8. Abortion was on the ballot for the 2022 midterm elections
Now that the right to abortion rested in states' hands, the 2022 midterm election proved to be important for solidifying abortion rights in certain states. In some good news about reproductive justice in 2022, every state that had an abortion on the ballot voted in support of reproductive rights. California, Kentucky, Vermont, Michigan, and Montana (and the constituents of each of these states) voted either in support of pro-choice legislation or against anti-abortion bills.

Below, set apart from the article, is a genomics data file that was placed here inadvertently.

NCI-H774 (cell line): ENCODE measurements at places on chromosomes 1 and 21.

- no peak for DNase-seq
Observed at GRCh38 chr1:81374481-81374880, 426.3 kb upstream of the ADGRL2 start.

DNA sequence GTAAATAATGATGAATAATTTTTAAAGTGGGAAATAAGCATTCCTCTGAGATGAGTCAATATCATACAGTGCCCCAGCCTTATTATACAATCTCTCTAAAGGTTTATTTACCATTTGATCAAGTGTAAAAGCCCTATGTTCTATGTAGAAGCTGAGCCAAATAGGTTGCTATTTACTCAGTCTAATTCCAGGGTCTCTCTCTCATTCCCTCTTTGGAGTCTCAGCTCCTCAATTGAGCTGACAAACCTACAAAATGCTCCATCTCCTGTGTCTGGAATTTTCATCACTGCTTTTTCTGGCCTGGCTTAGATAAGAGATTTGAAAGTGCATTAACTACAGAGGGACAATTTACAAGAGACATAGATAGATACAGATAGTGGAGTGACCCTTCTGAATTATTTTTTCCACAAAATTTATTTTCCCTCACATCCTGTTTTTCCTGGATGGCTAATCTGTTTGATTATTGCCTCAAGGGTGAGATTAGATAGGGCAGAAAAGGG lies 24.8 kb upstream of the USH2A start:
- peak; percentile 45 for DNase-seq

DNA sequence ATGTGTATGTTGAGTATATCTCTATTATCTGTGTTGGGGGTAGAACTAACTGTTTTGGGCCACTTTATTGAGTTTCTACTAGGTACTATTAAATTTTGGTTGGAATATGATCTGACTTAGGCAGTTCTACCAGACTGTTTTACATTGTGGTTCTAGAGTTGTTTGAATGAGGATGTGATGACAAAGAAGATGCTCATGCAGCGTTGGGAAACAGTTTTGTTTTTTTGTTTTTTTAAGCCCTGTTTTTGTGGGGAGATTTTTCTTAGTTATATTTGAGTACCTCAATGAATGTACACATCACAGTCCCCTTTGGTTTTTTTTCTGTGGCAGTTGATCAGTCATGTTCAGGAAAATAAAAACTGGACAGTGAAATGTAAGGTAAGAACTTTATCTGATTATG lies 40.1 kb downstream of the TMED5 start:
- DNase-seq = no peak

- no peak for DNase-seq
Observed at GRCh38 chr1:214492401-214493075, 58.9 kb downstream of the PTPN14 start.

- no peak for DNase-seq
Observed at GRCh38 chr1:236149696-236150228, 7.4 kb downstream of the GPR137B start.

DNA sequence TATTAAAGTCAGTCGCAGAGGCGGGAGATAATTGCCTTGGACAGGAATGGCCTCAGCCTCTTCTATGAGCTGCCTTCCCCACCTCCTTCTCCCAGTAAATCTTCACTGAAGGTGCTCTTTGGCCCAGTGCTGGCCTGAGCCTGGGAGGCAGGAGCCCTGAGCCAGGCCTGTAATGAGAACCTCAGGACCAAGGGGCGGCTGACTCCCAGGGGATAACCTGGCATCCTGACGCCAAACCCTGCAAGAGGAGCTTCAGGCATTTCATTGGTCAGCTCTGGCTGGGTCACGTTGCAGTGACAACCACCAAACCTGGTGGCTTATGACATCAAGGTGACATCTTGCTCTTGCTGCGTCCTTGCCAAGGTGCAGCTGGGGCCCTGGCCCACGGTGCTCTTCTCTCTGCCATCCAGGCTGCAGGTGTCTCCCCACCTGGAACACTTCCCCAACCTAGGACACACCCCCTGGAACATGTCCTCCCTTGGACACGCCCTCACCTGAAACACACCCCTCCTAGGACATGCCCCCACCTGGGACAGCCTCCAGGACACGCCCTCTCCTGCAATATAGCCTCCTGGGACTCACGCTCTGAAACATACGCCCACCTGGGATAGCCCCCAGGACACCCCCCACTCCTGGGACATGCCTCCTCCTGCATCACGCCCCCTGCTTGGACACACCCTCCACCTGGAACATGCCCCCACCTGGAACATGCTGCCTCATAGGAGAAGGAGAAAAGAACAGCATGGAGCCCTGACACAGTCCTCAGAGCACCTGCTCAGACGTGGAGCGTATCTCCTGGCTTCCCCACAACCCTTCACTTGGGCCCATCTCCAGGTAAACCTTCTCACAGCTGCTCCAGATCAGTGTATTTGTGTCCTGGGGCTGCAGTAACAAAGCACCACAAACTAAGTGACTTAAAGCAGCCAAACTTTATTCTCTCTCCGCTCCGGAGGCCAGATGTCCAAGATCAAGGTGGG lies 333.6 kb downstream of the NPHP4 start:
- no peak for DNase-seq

9. Abortion access still exists, and there are so many people fighting to protect it
To round out 2022, Well + Good talked to an abortion doula about what supportive reproductive care can look like no matter what state you're in (and the restrictions in place there). Abortion network representatives talked through how you can get connected to resources near you, and an abortion doula laid out what exactly they do to support people seeking abortions.
Yes, accessing abortion in 2022 has become very challenging for a lot of people, and the future of abortion access is murky and nerve-wracking at best. The good news is there are still so many people and organizations working tirelessly to help those in need of abortion—and fighting like hell to protect our existing rights.